7 Qualities of the Dharmic Person: #7

August 23, 2021   |   12 Comments

Audio-only version is here.
Meditation practice begins at 14:05.

Dear Open Heart Project,

I’m so glad you are signed up for this video series: The Seven Qualities of the Dharmic Person. The first quality, passionlessness, was discussed here. The second, contentment, can be found here. The third, fewer activities, is here, the fourth, good conduct, is here and the fifth, awareness of the teacher is here. The sixth quality of propagating prajna (or wisdom) can be found here.

Today we explore the seventh quality, “attitude of goodness.” What could this possibly mean during this very uncertain time? Please know that it has nothing to do with “thinking positively” (not that there is anything wrong with that) or denying whatever sorrows or confusions you may experience. All of it can be included in this 7th quality of dharmic person.

This concludes our series, but have no fear! You’ll still hear from me every two weeks with thoughts on how to create a more sane world for ourselves and those we love. Not to mention, everyone else.

Below are listed some ways we can stay in touch in the meantime.

The first possibility is a free webinar, “Thriving in Uncertain Times.” See details below on how to save your spot.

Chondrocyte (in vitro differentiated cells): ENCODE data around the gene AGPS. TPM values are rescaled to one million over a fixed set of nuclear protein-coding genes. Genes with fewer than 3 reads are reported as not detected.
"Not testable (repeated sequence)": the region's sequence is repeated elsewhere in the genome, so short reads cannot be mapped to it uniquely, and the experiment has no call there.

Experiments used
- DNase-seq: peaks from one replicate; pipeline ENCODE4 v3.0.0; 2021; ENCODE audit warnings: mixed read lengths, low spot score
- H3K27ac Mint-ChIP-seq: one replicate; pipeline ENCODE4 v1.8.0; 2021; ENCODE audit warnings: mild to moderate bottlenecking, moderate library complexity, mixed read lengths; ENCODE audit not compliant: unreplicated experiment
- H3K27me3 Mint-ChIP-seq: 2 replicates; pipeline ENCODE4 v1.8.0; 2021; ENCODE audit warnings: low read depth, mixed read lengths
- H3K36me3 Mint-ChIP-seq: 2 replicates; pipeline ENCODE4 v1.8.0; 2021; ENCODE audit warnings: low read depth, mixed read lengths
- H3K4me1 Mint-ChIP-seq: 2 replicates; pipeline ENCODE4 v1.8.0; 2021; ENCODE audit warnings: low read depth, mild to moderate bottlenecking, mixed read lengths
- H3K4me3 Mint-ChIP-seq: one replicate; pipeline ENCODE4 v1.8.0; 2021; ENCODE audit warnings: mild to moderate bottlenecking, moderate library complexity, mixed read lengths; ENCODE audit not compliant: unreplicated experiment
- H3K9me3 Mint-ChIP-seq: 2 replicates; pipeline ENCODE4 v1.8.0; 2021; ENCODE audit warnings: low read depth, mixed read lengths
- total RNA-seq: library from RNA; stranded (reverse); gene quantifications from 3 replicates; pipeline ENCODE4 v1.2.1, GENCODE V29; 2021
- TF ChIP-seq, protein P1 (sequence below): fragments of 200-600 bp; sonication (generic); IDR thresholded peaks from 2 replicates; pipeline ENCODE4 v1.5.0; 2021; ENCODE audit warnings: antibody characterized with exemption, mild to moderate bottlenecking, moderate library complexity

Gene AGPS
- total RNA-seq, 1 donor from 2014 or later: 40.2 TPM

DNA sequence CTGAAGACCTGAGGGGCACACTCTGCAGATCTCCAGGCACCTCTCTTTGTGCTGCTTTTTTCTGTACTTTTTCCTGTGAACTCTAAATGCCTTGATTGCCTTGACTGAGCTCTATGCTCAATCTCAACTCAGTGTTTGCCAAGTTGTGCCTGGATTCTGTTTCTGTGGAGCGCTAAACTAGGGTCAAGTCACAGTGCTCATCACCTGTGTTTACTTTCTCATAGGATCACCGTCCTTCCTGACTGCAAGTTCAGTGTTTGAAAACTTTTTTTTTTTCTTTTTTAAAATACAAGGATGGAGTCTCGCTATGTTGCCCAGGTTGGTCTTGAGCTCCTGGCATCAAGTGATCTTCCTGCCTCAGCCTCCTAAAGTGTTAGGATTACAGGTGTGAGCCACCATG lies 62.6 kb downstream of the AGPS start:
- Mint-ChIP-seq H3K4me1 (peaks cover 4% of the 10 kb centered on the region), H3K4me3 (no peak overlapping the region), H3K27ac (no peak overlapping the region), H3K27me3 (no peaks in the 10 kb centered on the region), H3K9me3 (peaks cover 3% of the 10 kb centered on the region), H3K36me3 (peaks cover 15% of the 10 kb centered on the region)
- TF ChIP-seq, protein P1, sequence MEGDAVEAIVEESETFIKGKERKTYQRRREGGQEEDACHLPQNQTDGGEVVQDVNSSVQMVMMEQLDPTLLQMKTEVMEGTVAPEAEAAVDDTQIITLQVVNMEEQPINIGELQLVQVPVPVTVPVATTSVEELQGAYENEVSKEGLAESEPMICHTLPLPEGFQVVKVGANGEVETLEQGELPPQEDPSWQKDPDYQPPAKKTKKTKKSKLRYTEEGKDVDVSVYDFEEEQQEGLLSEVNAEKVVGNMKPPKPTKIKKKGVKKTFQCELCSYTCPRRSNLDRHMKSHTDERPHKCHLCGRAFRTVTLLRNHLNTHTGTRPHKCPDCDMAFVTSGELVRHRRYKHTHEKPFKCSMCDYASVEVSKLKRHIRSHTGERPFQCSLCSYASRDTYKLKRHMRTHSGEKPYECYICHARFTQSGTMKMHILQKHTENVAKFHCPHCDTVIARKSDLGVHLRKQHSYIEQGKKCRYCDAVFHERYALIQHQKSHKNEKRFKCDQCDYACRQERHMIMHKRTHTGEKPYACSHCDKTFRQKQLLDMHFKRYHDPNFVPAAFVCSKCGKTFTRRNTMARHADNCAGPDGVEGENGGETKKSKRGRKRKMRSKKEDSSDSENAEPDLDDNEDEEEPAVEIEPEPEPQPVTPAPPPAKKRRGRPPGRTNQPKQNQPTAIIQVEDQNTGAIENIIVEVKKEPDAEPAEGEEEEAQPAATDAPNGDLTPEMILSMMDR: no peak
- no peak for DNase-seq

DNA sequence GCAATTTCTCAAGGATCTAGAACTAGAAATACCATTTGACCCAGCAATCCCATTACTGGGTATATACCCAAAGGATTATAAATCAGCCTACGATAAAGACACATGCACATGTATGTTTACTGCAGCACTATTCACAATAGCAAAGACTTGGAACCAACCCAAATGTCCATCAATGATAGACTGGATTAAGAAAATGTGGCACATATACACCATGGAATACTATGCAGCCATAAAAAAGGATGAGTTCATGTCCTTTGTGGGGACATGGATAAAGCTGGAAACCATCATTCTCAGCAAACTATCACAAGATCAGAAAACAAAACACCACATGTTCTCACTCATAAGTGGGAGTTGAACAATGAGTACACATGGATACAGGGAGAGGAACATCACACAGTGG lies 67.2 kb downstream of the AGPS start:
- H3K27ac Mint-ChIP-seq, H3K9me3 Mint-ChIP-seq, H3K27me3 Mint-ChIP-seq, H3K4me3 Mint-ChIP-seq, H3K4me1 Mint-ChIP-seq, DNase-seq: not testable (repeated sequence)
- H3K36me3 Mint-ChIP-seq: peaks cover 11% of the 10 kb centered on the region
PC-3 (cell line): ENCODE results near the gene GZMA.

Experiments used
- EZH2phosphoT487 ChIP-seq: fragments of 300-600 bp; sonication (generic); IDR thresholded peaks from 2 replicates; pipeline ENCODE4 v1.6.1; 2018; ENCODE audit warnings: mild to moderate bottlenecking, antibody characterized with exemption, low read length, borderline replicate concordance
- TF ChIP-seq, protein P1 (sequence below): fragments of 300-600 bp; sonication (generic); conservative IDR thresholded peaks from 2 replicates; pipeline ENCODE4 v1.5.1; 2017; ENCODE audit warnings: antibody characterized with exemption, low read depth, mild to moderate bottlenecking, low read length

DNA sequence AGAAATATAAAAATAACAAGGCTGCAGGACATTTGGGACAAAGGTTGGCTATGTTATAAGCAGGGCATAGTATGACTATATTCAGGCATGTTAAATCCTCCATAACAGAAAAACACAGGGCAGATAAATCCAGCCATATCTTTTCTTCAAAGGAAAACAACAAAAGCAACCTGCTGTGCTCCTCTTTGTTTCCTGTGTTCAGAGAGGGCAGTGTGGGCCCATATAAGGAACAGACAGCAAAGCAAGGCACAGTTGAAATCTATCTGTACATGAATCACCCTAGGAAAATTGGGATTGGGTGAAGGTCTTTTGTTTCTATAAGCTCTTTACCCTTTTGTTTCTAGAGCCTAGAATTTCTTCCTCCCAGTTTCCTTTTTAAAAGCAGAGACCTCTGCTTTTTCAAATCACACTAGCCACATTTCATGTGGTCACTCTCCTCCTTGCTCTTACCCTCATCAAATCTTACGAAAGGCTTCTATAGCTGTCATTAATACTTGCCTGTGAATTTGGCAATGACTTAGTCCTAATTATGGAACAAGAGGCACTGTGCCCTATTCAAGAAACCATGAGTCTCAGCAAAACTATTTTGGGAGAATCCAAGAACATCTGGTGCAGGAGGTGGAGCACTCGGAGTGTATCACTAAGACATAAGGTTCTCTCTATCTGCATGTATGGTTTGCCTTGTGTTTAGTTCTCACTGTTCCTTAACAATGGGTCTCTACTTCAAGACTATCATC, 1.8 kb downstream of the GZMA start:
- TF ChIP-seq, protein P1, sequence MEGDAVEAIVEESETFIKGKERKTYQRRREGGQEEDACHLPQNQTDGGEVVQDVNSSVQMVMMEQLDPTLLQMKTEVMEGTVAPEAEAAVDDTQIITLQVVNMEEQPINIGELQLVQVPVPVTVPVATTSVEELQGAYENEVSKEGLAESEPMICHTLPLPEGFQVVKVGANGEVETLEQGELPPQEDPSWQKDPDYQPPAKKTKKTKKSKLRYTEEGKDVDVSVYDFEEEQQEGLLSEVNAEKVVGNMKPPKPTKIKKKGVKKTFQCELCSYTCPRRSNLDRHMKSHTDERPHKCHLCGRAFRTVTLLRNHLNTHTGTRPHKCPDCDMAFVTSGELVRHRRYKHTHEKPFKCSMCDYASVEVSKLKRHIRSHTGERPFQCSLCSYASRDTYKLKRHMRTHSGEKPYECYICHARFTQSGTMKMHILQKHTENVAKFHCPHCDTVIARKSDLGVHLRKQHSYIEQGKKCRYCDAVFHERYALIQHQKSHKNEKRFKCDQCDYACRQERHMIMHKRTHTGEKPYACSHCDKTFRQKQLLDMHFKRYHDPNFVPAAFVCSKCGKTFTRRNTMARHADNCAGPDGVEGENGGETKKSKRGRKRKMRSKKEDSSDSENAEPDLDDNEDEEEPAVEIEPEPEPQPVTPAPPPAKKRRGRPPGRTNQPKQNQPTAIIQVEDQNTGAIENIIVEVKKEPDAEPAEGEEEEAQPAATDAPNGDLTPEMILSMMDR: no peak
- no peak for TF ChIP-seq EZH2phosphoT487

The second is an opportunity especially for moms. We are publishing a new book, Mommysattva, by Jenna Hollenstein, just for you. We’d love to invite you at a circle of support based around this extraordinary new book that addresses both the joys and the difficulties of this most ardent path of love.

Thoughts? Always love to hear them!

Love, Susan


Just when we imagined we might go back to “normal” after the chaos and disruptions of 2020, we find we still have a ways to go. Maybe even a long way. How do we reckon with this? Our normal strategies may be dubious at best. We have no more game. We don’t know what will happen or where it is all going.

At this time, we need each other more than ever. To gather together as warriors, seekers, and practitioners is of great importance. We can share our brilliance and our confusion. Both are extremely useful. Community will see us through.

I would love to discuss all of this with you. Please join me on August 24 for a free 90-minute webinar to discuss the path of the warrior during times of uncertainty. We will practice meditation for a short period and then discuss the following:

  • Three ways to work with intense emotions
  • The wisdom of a broken heart and why it is the warrior’s greatest asset
  • The single most important support for the journey (spoiler alert: it’s not meditation)